Here's a look at Paul Forrester's complete roster and the writer's analysis of his team, including his preferred starting lineup, his pick in the coaches' draft and his assessment of how these players would come together on the court.
Four titles, three straight Finals MVPs; 23.7 ppg, 58.1 FG
Nine Finals teams (one title); All-Star all 14 seasons
Two titles, four All-NBA first, seven All-Defensive first
Two MVPs in '50s; first to 20K points; 26.4 ppg, 16.2 rpg
'86 scoring champ; seven-time All-NBA; No. 11 in scoring
All-Star his first 12 seasons; '78 title with Bullets; 21 ppg
Five-time All-NBA; No. 8 all time with 9.1 apg; 17.9 ppg
Seven-time All-NBA; back-to-back scoring titles ('02-04)
'72 ABA MVP as rookie; NBA all-time leader in FG% (59.9)
Back-to-back scoring king by age 22; '10 MVP runner-up
'04 Finals MVP; No. 5 all time in three-pointers; 89.4% FT
Five consecutive All-Star appearances; 25 ppg in '06-07
COACH: Pat Riley, the No. 1 pick (out of 10) in the coaches' draft. No coach has won with more differing styles and more outsized personalities than Riley, whose motivational skills are matched by a technical grasp of strategy few can rival. His experience managing and pushing the buttons of star-laden teams will be invaluable with this group.
STYLE OF PLAY: Although this team has the athleticism to get up and down a la Riley's Showtime Lakers teams, my preference is for Riley to run the methodical sets he favored in New York and Miami. With Shaquille O'Neal, Jerry West and a host of mid-range shooters/penetrators to complement my top two draft picks, this team should be able to score in a variety of ways no matter the defense. And true to Riley's schemes, stout defenders are all over the floor, from Walt Frazier's quick hands to Bob Pettit's tenacity to Artis Gilmore's toughness.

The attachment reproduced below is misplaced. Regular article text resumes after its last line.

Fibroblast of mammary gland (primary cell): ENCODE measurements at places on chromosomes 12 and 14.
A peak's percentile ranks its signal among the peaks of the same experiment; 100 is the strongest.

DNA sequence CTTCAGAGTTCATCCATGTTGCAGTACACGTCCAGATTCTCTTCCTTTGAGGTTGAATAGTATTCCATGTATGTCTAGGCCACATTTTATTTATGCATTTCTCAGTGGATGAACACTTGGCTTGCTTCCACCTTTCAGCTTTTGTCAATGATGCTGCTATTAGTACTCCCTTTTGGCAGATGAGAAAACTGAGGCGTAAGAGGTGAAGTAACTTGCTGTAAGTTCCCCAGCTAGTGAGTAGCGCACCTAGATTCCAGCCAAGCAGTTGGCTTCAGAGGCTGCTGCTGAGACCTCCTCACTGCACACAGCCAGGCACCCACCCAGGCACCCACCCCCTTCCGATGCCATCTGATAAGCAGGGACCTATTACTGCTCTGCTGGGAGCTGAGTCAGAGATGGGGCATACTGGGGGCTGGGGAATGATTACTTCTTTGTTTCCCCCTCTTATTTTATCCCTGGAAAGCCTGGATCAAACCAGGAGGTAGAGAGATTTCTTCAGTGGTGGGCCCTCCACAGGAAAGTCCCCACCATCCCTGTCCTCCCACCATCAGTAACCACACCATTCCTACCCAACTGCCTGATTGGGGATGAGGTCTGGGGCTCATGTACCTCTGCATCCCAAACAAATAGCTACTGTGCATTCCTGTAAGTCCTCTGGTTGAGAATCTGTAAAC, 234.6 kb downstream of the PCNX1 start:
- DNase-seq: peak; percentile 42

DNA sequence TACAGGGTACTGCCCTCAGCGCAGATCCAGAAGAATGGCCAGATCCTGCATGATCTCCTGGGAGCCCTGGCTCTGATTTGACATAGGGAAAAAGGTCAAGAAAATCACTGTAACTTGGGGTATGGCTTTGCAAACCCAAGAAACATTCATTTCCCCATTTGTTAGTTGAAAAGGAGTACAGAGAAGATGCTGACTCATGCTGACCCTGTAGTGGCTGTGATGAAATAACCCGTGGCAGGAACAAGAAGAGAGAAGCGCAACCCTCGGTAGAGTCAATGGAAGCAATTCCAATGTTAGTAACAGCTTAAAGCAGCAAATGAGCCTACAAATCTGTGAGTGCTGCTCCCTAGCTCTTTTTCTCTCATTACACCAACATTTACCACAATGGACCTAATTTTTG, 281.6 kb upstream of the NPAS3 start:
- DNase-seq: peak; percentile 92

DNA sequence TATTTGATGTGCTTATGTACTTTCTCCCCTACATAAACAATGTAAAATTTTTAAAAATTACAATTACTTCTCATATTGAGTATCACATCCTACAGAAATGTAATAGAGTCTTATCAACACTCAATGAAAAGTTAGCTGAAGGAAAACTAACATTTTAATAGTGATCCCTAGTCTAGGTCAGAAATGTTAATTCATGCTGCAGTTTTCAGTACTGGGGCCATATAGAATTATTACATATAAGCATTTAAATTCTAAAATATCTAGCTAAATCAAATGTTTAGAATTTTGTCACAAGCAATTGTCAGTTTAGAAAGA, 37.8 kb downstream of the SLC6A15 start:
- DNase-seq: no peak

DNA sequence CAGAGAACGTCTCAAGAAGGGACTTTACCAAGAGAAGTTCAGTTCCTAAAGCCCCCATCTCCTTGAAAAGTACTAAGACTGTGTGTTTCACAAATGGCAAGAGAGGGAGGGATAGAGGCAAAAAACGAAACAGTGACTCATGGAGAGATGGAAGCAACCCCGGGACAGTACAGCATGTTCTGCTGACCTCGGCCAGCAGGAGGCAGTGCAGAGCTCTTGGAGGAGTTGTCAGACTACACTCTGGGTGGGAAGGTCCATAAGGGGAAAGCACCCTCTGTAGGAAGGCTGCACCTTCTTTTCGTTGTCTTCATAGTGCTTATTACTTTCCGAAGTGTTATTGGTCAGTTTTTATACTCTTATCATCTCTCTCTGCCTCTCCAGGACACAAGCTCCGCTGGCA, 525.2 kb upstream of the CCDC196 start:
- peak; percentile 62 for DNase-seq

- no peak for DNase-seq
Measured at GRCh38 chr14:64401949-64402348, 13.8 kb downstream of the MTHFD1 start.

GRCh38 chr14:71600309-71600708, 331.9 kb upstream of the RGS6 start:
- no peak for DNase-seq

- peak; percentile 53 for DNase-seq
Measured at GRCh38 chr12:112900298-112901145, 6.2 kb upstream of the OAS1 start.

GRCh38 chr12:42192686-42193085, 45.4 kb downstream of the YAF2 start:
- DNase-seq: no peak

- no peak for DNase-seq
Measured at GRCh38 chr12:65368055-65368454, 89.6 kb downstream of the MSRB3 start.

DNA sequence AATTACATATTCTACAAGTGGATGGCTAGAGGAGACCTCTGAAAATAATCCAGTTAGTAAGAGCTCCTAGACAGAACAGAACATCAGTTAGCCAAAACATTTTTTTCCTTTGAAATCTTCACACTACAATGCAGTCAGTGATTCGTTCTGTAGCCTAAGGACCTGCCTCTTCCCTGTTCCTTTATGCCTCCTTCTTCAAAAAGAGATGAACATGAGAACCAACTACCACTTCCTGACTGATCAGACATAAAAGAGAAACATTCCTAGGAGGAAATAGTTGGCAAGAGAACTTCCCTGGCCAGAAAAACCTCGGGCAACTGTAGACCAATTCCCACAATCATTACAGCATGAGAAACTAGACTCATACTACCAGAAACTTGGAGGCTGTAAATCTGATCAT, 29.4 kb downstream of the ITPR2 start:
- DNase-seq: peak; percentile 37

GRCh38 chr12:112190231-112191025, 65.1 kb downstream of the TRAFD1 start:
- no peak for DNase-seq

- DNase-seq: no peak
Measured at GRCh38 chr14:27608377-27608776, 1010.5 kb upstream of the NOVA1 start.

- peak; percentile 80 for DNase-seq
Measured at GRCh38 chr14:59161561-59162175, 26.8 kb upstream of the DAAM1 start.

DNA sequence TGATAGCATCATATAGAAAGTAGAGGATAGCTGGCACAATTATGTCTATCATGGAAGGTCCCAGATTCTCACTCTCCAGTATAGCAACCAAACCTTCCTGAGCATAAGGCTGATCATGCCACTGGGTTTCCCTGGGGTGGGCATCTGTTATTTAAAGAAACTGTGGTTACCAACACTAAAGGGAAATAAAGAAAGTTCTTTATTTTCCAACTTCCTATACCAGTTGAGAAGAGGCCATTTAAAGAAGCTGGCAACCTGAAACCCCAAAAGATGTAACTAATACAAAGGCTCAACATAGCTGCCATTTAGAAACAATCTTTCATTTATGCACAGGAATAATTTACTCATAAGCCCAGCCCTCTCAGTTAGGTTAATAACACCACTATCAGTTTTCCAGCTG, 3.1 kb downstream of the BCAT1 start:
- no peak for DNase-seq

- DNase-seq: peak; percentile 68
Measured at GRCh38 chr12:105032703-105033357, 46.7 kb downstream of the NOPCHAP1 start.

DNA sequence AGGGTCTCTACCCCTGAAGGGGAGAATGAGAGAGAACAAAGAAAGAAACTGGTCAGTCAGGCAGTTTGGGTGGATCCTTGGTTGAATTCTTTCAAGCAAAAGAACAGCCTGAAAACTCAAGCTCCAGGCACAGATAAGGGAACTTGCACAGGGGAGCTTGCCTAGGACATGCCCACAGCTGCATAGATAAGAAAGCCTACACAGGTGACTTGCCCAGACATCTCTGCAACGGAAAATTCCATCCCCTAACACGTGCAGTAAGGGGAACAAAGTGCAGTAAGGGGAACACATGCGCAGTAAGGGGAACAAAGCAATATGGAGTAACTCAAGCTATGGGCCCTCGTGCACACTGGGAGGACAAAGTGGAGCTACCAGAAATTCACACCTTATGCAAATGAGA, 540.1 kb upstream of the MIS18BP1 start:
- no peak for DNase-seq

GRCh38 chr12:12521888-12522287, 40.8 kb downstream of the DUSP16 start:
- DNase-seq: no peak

BIGGEST CONCERNS: Is there too much athleticism on the bench and not enough in the starting five? Frazier is fabulous at cutting through the lane, but if shots aren't falling from outside and Shaq finds himself thwarted by a center like Hakeem Olajuwon or Bill Russell, is this club dynamic enough to create its own offense? And down the stretch in close games, of course, the biggest question will be whether to feature Shaq at the risk of having him miss a bunch of free throws.
MY GAME-ON-THE-LINE PLAY: When you have someone nicknamed Mr. Clutch on the floor, it's probably wise to get the ball in his hands. With Frazier directing from the top of the key, West moves from the right elbow toward the baseline for a pindown on the right block that frees Wilkins to West's spot at the elbow. West then curls under the hoop past a pair of screens from Pettit and Shaq to find himself, hopefully, open on the left wing for a game-winning jumper.
SCARIEST RIVAL: Joe Posnanski has a complete mix of size (Wilt Chamberlain), athleticism (Julius Erving) and toughness (Isiah Thomas). And with Dirk Nowitzki and Mark Price, Posnanski has enough range to keep defenses honest.
WHY MY TEAM IS THE BEST: I tried to build a team with multiple options on offense (which club here doesn't have that?) and stars unafraid to dig in on defense. Also important was chemistry. Shaq is a big personality, and often a sensitive one; the players around him, in general, are confident enough to accept responsibility for their share of work on both ends of the floor while not feeling the need to claim ownership of the team.
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